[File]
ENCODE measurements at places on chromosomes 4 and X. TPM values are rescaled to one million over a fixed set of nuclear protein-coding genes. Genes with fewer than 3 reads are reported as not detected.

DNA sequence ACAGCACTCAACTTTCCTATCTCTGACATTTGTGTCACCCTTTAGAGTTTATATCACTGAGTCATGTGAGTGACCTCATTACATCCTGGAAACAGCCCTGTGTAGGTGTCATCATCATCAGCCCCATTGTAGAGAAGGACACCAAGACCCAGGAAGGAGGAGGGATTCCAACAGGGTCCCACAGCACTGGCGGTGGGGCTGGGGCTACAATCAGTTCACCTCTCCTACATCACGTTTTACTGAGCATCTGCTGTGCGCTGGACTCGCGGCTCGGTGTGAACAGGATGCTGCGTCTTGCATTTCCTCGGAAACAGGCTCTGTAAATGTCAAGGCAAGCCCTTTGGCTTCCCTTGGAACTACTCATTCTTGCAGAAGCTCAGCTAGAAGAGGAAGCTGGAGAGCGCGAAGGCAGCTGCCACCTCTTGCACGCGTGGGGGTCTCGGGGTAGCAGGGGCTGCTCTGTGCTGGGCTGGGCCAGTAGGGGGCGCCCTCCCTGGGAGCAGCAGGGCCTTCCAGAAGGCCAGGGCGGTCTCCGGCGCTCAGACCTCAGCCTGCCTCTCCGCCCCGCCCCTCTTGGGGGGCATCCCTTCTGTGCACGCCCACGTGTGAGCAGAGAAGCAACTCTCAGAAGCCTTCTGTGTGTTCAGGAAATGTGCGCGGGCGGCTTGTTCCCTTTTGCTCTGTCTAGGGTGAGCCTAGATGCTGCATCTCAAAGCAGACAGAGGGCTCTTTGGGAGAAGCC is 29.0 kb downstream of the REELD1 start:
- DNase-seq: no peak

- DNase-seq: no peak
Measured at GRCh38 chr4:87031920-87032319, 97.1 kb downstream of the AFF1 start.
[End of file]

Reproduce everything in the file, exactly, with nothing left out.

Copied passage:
ENCODE measurements at places on chromosomes 4 and X. TPM values are rescaled to one million over a fixed set of nuclear protein-coding genes. Genes with fewer than 3 reads are reported as not detected.

DNA sequence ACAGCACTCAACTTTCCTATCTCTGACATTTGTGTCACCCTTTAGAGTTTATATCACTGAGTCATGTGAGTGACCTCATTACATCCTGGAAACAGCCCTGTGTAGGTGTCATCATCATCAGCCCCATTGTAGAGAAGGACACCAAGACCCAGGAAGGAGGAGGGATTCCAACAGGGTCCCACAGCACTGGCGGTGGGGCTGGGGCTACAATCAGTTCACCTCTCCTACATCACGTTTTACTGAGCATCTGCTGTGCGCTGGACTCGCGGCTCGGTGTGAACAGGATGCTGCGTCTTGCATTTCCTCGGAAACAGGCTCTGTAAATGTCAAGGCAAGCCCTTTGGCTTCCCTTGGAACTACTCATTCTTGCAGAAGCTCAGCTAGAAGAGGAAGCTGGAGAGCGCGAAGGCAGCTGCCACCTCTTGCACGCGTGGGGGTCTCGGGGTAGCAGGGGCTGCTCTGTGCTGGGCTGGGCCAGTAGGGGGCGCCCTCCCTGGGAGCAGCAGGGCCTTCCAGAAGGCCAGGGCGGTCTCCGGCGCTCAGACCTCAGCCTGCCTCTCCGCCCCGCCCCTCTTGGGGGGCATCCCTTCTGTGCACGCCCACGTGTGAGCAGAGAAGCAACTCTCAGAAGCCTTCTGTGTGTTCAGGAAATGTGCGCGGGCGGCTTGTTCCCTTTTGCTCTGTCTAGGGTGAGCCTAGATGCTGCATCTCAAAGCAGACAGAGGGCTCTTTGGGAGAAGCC is 29.0 kb downstream of the REELD1 start:
- DNase-seq: no peak

- DNase-seq: no peak
Measured at GRCh38 chr4:87031920-87032319, 97.1 kb downstream of the AFF1 start.